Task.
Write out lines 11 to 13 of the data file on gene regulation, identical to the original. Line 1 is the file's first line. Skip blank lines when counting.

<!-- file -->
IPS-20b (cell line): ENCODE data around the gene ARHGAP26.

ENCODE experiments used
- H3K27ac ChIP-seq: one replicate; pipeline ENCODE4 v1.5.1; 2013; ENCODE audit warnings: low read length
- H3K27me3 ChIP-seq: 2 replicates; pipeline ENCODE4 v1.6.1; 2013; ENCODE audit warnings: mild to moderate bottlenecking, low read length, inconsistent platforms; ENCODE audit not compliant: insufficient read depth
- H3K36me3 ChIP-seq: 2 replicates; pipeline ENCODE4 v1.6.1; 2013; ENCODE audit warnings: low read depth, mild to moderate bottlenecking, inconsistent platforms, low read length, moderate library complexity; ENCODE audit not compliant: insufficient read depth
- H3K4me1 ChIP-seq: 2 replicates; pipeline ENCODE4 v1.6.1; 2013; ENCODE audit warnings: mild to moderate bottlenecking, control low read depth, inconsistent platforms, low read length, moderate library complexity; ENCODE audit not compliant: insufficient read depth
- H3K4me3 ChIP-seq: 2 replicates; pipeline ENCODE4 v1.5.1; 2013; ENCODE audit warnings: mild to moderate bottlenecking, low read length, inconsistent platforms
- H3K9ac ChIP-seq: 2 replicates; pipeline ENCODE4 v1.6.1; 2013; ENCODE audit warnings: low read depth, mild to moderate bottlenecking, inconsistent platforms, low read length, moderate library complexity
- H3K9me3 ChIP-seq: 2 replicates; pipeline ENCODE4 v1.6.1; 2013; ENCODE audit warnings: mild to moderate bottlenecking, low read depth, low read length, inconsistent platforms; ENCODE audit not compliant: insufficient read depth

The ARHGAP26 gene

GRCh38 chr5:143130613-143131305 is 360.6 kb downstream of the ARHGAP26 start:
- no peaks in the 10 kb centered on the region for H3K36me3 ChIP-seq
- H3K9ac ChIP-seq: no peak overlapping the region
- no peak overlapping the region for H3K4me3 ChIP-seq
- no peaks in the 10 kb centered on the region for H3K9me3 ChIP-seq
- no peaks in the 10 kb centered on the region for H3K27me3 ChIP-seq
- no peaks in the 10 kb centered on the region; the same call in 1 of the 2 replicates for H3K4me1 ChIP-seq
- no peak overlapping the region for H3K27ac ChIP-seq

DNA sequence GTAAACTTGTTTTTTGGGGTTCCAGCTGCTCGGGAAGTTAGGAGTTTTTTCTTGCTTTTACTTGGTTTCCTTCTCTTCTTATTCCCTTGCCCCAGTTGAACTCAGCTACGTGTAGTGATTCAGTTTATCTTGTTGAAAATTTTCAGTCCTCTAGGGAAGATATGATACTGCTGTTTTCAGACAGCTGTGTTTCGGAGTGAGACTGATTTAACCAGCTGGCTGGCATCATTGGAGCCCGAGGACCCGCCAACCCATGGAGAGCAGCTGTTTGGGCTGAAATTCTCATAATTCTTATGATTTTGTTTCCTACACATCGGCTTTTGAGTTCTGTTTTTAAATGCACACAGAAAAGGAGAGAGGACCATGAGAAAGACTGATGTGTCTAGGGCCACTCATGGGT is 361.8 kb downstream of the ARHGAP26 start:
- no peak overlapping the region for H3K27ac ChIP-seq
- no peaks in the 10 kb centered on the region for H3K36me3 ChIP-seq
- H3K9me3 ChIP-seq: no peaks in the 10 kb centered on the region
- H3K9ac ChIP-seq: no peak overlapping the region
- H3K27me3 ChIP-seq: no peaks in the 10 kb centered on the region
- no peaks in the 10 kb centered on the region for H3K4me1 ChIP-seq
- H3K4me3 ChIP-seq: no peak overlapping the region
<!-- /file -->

GRCh38 chr5:143130613-143131305 is 360.6 kb downstream of the ARHGAP26 start:
- no peaks in the 10 kb centered on the region for H3K36me3 ChIP-seq
- H3K9ac ChIP-seq: no peak overlapping the region